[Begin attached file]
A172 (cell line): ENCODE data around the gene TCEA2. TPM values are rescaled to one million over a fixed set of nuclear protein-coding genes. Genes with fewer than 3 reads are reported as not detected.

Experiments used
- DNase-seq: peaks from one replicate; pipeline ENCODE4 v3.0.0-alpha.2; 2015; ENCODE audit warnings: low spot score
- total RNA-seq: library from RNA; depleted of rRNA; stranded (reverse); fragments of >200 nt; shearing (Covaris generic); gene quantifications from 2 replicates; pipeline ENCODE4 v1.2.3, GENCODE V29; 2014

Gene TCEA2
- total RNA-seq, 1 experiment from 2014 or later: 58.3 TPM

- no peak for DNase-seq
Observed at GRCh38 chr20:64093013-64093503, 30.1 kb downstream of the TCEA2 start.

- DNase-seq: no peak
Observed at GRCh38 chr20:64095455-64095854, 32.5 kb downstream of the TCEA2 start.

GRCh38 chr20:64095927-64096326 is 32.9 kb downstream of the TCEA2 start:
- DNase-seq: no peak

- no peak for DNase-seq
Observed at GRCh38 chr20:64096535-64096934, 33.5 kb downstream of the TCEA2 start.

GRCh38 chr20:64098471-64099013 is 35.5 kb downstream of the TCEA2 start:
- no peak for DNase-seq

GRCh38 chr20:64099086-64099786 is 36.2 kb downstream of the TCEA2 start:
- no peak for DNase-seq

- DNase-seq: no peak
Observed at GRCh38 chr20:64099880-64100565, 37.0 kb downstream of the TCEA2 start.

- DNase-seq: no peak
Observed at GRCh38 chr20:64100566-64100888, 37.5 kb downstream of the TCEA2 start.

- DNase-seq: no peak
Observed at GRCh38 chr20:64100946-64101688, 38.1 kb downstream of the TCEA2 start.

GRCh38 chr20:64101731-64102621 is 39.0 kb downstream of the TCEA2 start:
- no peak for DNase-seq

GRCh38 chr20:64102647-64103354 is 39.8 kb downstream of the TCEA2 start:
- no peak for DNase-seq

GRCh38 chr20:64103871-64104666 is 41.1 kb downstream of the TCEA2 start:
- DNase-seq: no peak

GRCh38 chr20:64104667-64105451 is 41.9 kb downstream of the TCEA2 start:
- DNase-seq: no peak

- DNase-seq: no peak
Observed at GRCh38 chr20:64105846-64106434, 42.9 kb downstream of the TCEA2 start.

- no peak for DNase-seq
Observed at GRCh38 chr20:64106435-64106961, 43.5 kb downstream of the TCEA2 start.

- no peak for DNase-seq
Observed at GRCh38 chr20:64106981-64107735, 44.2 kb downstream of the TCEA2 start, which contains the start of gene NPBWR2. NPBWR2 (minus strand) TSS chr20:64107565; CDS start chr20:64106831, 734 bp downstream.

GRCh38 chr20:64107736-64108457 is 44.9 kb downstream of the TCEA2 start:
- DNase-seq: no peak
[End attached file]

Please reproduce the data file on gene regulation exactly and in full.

A172 (cell line): ENCODE data around the gene TCEA2. TPM values are rescaled to one million over a fixed set of nuclear protein-coding genes. Genes with fewer than 3 reads are reported as not detected.

Experiments used
- DNase-seq: peaks from one replicate; pipeline ENCODE4 v3.0.0-alpha.2; 2015; ENCODE audit warnings: low spot score
- total RNA-seq: library from RNA; depleted of rRNA; stranded (reverse); fragments of >200 nt; shearing (Covaris generic); gene quantifications from 2 replicates; pipeline ENCODE4 v1.2.3, GENCODE V29; 2014

Gene TCEA2
- total RNA-seq, 1 experiment from 2014 or later: 58.3 TPM

- no peak for DNase-seq
Observed at GRCh38 chr20:64093013-64093503, 30.1 kb downstream of the TCEA2 start.

- DNase-seq: no peak
Observed at GRCh38 chr20:64095455-64095854, 32.5 kb downstream of the TCEA2 start.

GRCh38 chr20:64095927-64096326 is 32.9 kb downstream of the TCEA2 start:
- DNase-seq: no peak

- no peak for DNase-seq
Observed at GRCh38 chr20:64096535-64096934, 33.5 kb downstream of the TCEA2 start.

GRCh38 chr20:64098471-64099013 is 35.5 kb downstream of the TCEA2 start:
- no peak for DNase-seq

GRCh38 chr20:64099086-64099786 is 36.2 kb downstream of the TCEA2 start:
- no peak for DNase-seq

- DNase-seq: no peak
Observed at GRCh38 chr20:64099880-64100565, 37.0 kb downstream of the TCEA2 start.

- DNase-seq: no peak
Observed at GRCh38 chr20:64100566-64100888, 37.5 kb downstream of the TCEA2 start.

- DNase-seq: no peak
Observed at GRCh38 chr20:64100946-64101688, 38.1 kb downstream of the TCEA2 start.

GRCh38 chr20:64101731-64102621 is 39.0 kb downstream of the TCEA2 start:
- no peak for DNase-seq

GRCh38 chr20:64102647-64103354 is 39.8 kb downstream of the TCEA2 start:
- no peak for DNase-seq

GRCh38 chr20:64103871-64104666 is 41.1 kb downstream of the TCEA2 start:
- DNase-seq: no peak

GRCh38 chr20:64104667-64105451 is 41.9 kb downstream of the TCEA2 start:
- DNase-seq: no peak

- DNase-seq: no peak
Observed at GRCh38 chr20:64105846-64106434, 42.9 kb downstream of the TCEA2 start.

- no peak for DNase-seq
Observed at GRCh38 chr20:64106435-64106961, 43.5 kb downstream of the TCEA2 start.

- no peak for DNase-seq
Observed at GRCh38 chr20:64106981-64107735, 44.2 kb downstream of the TCEA2 start, which contains the start of gene NPBWR2. NPBWR2 (minus strand) TSS chr20:64107565; CDS start chr20:64106831, 734 bp downstream.

GRCh38 chr20:64107736-64108457 is 44.9 kb downstream of the TCEA2 start:
- DNase-seq: no peak